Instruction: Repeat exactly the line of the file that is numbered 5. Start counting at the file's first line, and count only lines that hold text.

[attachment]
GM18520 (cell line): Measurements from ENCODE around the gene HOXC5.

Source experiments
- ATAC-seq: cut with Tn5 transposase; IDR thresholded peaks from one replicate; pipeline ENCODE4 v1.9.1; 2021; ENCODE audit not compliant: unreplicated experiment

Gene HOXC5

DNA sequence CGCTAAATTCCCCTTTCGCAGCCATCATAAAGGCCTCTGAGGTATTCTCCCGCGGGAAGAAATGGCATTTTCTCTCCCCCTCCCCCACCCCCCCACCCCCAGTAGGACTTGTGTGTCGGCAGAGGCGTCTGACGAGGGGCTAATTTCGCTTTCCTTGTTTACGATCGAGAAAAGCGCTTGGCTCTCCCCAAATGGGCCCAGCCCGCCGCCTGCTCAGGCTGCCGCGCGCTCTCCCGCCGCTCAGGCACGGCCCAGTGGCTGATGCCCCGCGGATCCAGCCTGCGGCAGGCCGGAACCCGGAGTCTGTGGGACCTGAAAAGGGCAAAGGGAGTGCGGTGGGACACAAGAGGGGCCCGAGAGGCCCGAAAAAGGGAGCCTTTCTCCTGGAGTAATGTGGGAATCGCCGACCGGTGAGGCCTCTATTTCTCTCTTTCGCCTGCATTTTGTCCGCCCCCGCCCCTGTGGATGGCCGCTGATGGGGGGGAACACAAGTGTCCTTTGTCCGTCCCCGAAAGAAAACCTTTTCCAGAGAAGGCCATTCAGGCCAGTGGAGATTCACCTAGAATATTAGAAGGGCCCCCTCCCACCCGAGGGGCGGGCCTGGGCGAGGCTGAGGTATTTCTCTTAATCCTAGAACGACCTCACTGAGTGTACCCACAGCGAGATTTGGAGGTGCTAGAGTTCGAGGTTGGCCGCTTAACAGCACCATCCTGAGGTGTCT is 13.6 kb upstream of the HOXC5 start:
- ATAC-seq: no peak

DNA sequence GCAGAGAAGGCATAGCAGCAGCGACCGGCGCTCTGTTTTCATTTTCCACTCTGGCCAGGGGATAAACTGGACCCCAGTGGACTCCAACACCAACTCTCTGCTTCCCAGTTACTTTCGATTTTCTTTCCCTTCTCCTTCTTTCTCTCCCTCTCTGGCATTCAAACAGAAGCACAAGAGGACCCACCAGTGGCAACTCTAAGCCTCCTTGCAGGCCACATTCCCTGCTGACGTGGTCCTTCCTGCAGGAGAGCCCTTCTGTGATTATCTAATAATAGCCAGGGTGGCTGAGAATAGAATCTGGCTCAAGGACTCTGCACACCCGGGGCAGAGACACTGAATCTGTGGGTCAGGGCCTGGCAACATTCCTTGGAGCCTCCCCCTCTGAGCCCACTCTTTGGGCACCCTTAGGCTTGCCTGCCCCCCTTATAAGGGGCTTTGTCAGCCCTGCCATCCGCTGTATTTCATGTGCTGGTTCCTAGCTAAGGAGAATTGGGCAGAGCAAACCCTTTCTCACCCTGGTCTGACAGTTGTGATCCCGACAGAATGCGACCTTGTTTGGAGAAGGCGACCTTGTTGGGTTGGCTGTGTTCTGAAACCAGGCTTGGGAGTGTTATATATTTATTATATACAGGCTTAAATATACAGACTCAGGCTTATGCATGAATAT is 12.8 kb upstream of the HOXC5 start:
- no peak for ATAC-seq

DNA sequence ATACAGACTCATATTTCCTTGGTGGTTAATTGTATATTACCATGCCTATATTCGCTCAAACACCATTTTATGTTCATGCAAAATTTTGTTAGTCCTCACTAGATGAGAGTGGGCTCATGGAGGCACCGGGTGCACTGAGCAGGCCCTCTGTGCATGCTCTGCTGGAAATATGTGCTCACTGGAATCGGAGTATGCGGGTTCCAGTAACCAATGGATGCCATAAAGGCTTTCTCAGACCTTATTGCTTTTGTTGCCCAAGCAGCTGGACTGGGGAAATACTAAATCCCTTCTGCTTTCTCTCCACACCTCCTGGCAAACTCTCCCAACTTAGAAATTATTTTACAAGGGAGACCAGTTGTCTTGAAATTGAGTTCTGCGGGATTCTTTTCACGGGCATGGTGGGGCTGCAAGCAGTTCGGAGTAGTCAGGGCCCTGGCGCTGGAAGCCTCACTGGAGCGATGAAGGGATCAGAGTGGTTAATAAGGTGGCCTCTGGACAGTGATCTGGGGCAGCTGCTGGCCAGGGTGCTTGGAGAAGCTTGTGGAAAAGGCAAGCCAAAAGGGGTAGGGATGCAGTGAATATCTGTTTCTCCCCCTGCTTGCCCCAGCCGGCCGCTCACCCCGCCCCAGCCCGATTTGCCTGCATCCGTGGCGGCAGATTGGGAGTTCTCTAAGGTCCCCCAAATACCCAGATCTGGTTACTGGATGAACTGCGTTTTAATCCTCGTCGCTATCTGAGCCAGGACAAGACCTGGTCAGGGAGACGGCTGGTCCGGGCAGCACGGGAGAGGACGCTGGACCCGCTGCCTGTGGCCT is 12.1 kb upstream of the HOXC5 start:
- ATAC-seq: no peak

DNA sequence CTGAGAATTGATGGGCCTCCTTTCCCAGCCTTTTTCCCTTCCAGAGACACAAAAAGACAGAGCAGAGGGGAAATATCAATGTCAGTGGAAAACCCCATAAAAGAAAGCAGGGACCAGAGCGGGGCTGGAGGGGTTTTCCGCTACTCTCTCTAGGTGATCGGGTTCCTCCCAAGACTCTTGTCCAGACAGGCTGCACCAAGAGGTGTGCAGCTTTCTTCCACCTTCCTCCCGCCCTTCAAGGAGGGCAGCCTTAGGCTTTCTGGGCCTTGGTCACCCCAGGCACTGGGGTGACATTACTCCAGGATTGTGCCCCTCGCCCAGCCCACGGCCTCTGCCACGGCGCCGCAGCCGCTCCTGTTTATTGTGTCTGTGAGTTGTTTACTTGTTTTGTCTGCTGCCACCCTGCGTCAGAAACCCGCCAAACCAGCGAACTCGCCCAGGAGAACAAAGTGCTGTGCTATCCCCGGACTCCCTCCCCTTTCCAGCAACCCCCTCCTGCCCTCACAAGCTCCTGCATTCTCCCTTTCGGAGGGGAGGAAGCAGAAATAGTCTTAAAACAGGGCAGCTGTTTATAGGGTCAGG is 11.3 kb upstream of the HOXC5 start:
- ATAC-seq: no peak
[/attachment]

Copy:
DNA sequence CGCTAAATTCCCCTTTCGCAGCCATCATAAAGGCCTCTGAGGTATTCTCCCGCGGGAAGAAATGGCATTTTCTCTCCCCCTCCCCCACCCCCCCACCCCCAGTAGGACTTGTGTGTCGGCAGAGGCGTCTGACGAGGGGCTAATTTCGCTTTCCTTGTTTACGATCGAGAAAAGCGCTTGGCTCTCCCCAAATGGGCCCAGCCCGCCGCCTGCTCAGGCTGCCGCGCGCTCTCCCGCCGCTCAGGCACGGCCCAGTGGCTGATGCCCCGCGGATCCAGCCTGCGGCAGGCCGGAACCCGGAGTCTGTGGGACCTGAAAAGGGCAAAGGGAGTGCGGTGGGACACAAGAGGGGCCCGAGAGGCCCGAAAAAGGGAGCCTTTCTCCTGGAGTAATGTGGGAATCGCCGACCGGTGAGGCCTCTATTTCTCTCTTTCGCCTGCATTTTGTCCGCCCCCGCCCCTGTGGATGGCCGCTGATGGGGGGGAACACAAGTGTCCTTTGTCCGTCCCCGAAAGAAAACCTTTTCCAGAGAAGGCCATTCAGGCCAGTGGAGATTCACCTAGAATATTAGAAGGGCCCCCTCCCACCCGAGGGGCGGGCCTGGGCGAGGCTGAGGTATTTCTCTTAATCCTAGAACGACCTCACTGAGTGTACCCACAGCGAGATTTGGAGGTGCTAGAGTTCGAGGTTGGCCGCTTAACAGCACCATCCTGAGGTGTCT is 13.6 kb upstream of the HOXC5 start: